Target Australia’s decision to pull GTA V from shelves is surprising for a few reasons, the least of which being that the product has been on shelves with nary a buzz since September 2013. Not much has changed since then, other than the title’s rerelease on next gen platforms last month, the windows version coming in 2015, and the announcement that the PC version will have first person mode, which apparently makes for some spicy sex scenes. And by ‘spicy’, I mean, ‘holy uncanny valley, batman!’ And, ‘you people do know you can get real porn on the Internet, right?’ Also, it really seems like the biggest badass in Los Santos should last longer than 25 seconds.
I’ve updated it, so it has working links, and now has a section that talks about watching your social media footprint. Here’s a link.
I’ve also readded all of the presentations that I’ve made over the years (well, mostly. I think a couple have been lost to bad thumb drives and whatnot). Here’s a link to that.
So, how is #GamerGate going, you might ask? I’ll be honest – I went out of town for five blissful days for a board game convention, which is pretty much as close to a religious experience as I get. During that time, I was far too transfixed by dice and wooden meeples to give any fucks about what was going on. This was me thinking about gamergate while at BGG.con:
Well, there was the part where the dynamic duo dug Jack Thompson out of his court-sanctioned exile so that they could declare him quite reasonable and sadly misunderstood. Well, that required me to come up for air to give my two cents.
But seriously, the board game con was a few thousand game players – sure board gamers, but literally, other than one person who saw my Sea Lion T-shirt and broke out laughing, and said ‘fuck gamergate’, not one mention the whole time. You would never know Gamergate was a thing. It was blissful, and once I came back, I tried getting back into things, and to be honest, my heart wasn’t in it.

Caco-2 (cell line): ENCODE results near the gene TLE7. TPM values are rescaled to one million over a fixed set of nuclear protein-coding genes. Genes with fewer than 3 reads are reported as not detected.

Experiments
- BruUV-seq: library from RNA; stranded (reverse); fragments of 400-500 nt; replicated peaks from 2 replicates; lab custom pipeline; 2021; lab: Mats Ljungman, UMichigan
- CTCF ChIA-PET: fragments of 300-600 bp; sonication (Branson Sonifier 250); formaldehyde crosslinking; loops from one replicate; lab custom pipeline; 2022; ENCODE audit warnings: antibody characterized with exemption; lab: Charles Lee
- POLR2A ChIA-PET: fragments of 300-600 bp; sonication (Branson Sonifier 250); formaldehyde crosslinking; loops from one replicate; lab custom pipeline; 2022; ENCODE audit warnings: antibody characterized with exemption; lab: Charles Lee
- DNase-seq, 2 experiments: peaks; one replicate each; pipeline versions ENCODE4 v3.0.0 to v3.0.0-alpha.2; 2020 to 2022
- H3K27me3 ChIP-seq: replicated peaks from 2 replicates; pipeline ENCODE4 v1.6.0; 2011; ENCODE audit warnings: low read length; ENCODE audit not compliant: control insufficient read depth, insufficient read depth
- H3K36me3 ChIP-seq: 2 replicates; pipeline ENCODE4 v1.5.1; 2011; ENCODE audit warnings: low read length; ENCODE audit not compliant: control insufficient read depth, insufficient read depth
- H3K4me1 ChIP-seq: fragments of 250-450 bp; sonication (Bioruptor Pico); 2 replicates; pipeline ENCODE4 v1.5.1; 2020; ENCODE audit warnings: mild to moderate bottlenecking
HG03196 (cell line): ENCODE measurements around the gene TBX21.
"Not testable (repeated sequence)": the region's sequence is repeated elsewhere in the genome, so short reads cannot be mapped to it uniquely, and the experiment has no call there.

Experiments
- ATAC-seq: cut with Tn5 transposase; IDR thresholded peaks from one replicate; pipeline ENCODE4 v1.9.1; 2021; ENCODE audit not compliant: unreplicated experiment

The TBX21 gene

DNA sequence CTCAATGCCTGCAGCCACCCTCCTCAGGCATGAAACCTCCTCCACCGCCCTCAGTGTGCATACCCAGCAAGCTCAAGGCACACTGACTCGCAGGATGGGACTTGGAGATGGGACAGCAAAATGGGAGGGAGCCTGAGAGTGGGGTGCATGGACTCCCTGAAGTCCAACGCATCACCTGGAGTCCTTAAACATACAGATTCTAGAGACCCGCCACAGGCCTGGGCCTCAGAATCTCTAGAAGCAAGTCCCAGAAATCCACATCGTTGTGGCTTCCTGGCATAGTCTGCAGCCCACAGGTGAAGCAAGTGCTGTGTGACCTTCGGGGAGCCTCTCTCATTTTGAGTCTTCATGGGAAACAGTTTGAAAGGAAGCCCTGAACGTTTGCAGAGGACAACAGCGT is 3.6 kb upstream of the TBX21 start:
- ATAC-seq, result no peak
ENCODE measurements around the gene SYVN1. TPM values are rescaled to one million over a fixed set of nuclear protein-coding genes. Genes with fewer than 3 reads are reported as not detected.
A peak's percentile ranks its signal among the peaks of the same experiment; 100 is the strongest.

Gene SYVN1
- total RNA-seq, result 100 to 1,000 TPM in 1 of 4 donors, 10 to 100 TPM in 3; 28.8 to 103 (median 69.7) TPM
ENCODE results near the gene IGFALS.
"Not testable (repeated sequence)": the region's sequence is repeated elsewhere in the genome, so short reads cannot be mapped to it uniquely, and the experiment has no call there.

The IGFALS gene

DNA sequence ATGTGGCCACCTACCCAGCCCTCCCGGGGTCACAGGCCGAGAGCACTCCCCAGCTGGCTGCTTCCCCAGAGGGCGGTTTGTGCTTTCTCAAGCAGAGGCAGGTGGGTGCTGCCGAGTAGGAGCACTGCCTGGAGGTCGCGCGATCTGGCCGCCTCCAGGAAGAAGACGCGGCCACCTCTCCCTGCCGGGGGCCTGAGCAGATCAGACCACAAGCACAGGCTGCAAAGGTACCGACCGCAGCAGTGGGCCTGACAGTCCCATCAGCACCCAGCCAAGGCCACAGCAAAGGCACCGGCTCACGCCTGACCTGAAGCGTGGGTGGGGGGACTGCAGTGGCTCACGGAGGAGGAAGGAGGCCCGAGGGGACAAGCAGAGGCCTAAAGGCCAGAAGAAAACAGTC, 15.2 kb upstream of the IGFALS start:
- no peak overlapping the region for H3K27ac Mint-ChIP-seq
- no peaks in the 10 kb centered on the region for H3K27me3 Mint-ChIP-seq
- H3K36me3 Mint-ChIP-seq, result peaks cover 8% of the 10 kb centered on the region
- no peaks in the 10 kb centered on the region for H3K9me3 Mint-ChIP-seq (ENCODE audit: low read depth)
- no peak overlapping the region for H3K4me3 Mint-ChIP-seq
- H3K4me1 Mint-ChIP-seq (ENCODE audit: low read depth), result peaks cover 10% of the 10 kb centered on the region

Seriously, it’s like a fever had broken. Now, a huge part of that is because GamerGate has, since the week of the Red Wedding, veered into Shirtstorm and the Jack Thompson fiasco, pretty much devolved into being an endless miasma of anti-SJW fuckwittery and, even more than that, endless, endless web drama that is more obsessed with defending Gamergate’s right to exist than anything remotely related to, you know, that ethics thing. But hey, don’t get me wrong, the GGers are having fun.
But it’s a pissant, petty, nihilistic sort of ‘fun’. Here’s a little taste of the penny-ante bullshit that has been CONSUMING the hashtag on twitter, KiA and Gamerghazi. Continue reading Yes, GamerGate Still Exists- Just In Petty Drama-Oriented Form
“Framed” is a brilliant experimental iPhone game, built on one incredibly genius design idea, but appears to run out of room quickly.
First off, I love the look and the style of this game. The character design is strong, given the room for detail is so light given their art style. The character animation is incredibly well-done. The music is incredibly appropriate, and often queues off of game events – play this one with the sound on if you can. The art style is fresh, with cool pastels that are totally appropriate for the game and make every screenshot identifiable at a glance. Continue reading “Framed” Design Review (and the concept of Design Space)
About a year ago, I decided to lose some weight with the Rock Band Exercise program. In short, Rock Band on Expert Drums will totally and completely kick your ass. Along the way to losing about 40 pounds, I gold starred 400 songs. Yay, me.
Well, most of those pounds found their way back on me, and I have some time to kill while I seek out funding and/or jobs, so I’ve been picking the drums back up. I decided a good place to start would be to re-gold star the songs I’d gold-starred in the past (gold-star is above ‘5-stars’ and means ‘near perfect’ on most songs). So far my hit rate is… not good. About 40% of the songs, I’m able to gold star again. The other 40% will take me getting back into fighting shape. Some percentage of that, I have no idea how I beat it the first time through. Continue reading That Stephen Seagal Moment